Musically in 2023 things are fairly quiet for me at the moment, but I'm sure that will change! 

Many ICMP students reading this will be considering education as a potential career path - what would you advise them? 

Yes, definitely.

If you're planning on having a portfolio career as many musicians do, having a teaching element to that is a must, whether that be private teaching or in a school or college. It's a steady income stream; gigs, tours, sessions, royalties can all come and go, but if you can teach, there will always be work."

How have your experiences been in Exeter? What is the city's music scene like?  

Apart from the three years I lived in London, I have lived in Exeter all my life. There used to be loads of cover band pubs in Exeter, but they seem to be getting fewer and fewer. The original music scene in Exeter has always been pretty good; we have the Cavern which has been an underground music venue since the early nineties (home of MUSE!) A new venue called Move has recently opened, which is another underground music venue.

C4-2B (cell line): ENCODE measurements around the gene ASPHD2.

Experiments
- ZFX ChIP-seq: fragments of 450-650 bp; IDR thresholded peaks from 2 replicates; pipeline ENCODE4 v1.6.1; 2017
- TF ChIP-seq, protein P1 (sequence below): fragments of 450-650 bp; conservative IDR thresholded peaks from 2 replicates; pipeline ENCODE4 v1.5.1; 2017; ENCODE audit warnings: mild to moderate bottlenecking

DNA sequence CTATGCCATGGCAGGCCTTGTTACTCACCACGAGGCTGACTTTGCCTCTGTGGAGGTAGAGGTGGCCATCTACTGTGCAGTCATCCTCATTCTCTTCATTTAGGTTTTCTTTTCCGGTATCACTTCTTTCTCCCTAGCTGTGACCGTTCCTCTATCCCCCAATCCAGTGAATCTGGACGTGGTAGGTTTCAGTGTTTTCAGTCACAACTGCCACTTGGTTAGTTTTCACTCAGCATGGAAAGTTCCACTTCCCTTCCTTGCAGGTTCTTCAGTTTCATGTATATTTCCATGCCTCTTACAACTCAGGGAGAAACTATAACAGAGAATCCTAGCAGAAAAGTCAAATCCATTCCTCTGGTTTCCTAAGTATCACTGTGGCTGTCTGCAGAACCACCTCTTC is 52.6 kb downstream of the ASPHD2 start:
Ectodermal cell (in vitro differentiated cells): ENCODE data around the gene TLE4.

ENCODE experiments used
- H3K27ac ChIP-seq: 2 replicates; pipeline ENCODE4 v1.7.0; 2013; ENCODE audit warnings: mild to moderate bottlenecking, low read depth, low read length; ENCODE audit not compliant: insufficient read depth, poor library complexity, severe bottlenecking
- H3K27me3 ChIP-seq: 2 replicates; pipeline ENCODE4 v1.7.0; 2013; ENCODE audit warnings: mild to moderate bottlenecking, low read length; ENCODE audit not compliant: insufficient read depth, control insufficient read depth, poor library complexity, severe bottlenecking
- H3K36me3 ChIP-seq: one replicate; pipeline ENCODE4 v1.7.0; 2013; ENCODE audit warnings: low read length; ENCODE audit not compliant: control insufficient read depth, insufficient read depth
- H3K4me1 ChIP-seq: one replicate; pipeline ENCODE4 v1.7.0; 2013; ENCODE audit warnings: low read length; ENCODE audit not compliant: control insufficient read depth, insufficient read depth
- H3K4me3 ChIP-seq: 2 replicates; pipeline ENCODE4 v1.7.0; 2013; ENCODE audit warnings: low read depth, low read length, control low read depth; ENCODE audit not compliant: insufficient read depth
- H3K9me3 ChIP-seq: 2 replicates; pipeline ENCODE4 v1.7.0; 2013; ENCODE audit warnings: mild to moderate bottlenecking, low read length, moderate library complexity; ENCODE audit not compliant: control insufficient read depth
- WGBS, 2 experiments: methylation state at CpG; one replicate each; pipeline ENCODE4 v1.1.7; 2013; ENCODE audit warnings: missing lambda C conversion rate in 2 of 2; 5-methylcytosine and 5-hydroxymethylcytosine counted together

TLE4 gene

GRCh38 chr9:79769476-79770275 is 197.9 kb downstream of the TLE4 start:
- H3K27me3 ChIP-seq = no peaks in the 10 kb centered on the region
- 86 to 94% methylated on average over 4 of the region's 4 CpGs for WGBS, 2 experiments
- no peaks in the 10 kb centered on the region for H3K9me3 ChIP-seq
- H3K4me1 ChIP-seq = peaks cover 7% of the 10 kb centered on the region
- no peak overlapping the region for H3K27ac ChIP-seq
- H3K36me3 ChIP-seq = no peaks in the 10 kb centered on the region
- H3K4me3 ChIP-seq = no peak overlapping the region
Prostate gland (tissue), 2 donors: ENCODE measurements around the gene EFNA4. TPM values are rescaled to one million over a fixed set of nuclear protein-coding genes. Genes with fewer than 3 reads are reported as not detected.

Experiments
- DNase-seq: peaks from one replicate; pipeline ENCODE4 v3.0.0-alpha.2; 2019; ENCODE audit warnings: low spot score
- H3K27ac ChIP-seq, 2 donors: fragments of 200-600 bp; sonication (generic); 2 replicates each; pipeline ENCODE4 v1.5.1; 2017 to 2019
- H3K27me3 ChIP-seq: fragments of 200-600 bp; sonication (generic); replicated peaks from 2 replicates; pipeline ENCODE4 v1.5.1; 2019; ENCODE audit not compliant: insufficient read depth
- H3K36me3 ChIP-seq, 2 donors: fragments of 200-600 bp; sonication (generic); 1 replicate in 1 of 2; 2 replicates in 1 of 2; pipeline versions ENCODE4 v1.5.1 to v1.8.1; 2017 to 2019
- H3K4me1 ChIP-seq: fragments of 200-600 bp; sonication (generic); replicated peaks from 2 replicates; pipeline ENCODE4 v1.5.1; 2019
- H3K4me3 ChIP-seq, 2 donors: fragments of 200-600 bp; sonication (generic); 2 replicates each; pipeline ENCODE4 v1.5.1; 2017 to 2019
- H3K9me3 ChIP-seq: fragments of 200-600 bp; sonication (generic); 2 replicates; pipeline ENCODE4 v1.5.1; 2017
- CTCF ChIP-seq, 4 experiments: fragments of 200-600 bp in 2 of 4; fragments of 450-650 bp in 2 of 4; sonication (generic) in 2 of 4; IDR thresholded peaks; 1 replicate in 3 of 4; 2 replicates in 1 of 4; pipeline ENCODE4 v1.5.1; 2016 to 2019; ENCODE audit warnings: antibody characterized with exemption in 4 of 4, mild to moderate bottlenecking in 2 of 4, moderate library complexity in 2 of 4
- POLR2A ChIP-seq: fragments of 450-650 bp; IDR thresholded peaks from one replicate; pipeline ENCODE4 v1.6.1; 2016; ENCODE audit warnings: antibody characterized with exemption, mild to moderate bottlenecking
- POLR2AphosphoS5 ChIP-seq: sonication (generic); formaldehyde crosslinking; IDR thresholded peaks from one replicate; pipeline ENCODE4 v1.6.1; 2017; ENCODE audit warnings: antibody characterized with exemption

What does the future have in store for you?  

In May 2023, the academy lost two of its major funding partners, and as a result of that, we will unfortunately be closing at the end of this academic year. This is a great shame as although we do have Exeter college for Level 3 music, it will mean there is nowhere in Exeter to do a music degree.

As for my future, in January 2024, I will be taking on a new role as Poles Apart AP Centre Manager in Tiverton which is an alternative education intervention provision based in the South West. This is going to be an exciting new challenge for me, very different from life at the academy but certainly a role I wouldn't have got if it wasn't for my experience.